Calls for halt to proposals for Ballougry P.S. closure

There was resounding support for Ballougry Primary School from members of Derry & Strabane Council’s Governance and Strategic Planning Committee with calls for the Education Authority (EA) to halt their plans to close the 44-pupil rural school in August 2023.

By The Newsroom
Friday, 8th July 2022, 10:35 am

Following a presentation by school principal Damian O’Kane and Chair of the Board of Governors, Kathleen Doherty, Aontu Councillor Emmet Doyle criticised the Education Authority for engaging with the school and parents to inform them of the details of the pre-consultation via Zoom.

He said: “I know that other members were very annoyed at that and would say the same thing. This is a school that plays a massive part in the lives of parents, children and the wider community and to engage in a consultation or pre consultation via Zoom, it’s just not on.

Councillor Doyle added: “I’ve made a representation to the Department and I know others have as well but again I’ve had parents last week sending me copies of emails they sent to the Area Planning email address for them to bounce back. 

School representatives say children must have a voice in decision-making that directly affects their future.

“I wonder to myself at times if the EA are tying both the hands and feet of supporters of the school when it comes to bringing forward the supportive comments for it.”

Congratulating the school, parents and governors on the campaign they are running to save the school, the Ballyarnett councillor stated:  “I’m very much in support of Ballougry Primary School and I know most of my colleagues here are, if not all.

“ We are behind you all the way and we want to send a clear message to the EA today, we will not abandon Ballougry Primary School.”

Sinn Fein Councillor Patricia Logue called for the Education Authority to stop the process, adding: “From our point of view, we think Ballougry Primary School should be given the chance to prove itself, the pre-consultation has been premature.

Trevor Cole at Ballougry PS.

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Proposing the council’s draft response to the pre-consultation was approved, SDLP Councillor Brian Tierney called for the Education Authority to work with the school to help it achieve its full potential.

Referring to the draft response, which urges the Education Authority to defer any decisions on the future of Ballougry Primary School pending consideration by a relevant Minister for Education of a restored Northern Ireland Executive, he said: “I think anyone who reads it can see that the council are in full support of Ballougry School.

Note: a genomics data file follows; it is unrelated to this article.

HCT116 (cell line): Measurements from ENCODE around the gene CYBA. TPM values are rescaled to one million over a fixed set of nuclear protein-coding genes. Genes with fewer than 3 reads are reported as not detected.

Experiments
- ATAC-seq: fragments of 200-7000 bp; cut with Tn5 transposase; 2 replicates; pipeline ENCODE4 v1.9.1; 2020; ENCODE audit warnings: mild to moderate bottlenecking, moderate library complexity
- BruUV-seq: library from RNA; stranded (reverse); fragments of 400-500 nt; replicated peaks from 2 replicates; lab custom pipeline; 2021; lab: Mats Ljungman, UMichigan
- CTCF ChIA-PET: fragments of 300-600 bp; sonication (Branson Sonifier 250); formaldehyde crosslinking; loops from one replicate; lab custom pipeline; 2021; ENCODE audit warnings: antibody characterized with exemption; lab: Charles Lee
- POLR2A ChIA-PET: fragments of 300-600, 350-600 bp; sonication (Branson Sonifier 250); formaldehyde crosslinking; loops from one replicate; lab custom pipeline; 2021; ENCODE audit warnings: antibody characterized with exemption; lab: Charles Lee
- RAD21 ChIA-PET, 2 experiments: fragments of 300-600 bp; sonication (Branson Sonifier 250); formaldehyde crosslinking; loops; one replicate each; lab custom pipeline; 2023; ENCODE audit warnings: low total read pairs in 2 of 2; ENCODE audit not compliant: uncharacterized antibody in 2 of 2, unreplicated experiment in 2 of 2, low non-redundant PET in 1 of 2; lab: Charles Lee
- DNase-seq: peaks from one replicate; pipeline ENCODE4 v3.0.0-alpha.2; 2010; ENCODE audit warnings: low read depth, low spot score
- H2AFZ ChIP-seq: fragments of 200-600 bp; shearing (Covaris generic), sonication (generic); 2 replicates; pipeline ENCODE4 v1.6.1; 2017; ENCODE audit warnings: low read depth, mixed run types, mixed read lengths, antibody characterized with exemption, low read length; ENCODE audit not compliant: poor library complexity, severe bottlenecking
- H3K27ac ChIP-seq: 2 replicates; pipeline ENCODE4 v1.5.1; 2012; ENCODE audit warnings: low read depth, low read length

“We have outlined a number of things we think the EA should do to work with and support the school and that way they’re not only supporting the school, they are supporting the wider community.

“Education is the cornerstone of any community and it’s very clear to me that Ballougry Primary School is on a journey.

“They are very confident that they can get there but they need the help and support, they need the tools from the EA, they don’t need to be doing this with one hand tied behind their back.

“I’m happy, on behalf of the SDLP, to support the staff, the pupils, the governors and the wider community of Ballougry to do all we can to ensure this process is halted right away.”

Giving his ‘whole hearted support’, UUP Alderman Derek Hussey said ‘the school has the full support of Derry City and Strabane District Council.’

“This is a viable school that has shown an upward trend and that needs to be encouraged,” he said: “I support Councillor Tierney’s motion that the consultation be suspended and the school be allowed the space to rejuvenate and continue.”

Addressing the committee following the debate, school principal Damian O’Kane said: “We, as a Board of Governors, feel there was a lack of consultation. Any of the consultation done with parents, staff and governors was done via Zoom in the first instance. 

“It’s a monumental decision to close a school and particularly for our parents to have it dropped upon them like that with a week’s notice of a Zoom meeting wasn’t appropriate.

“Secondly and critically, it’s been mentioned a number of times about children and their rights and how important that is for schools and how important it should be for policy and decision making.

“There were no child friendly opportunities for children to respond to this process and I actually had a parent in my office who was told by the Education Authority that their child in Primary 2 could write a letter or read the Powerpoint and that would be their way to respond.

“We, as a school, took the decision to make our own way for the children to respond and I hand delivered those responses to the Education Authority in Antrim. If we are going to talk about the rights of the child, about them having a voice and being central to every decision that EA makes, then surely they should be central to any response about anything to do with their school. For a decision of this magnitude to be made without their input seems incredibly unfair.”

By Gillian Anderson

Local Democracy Reporter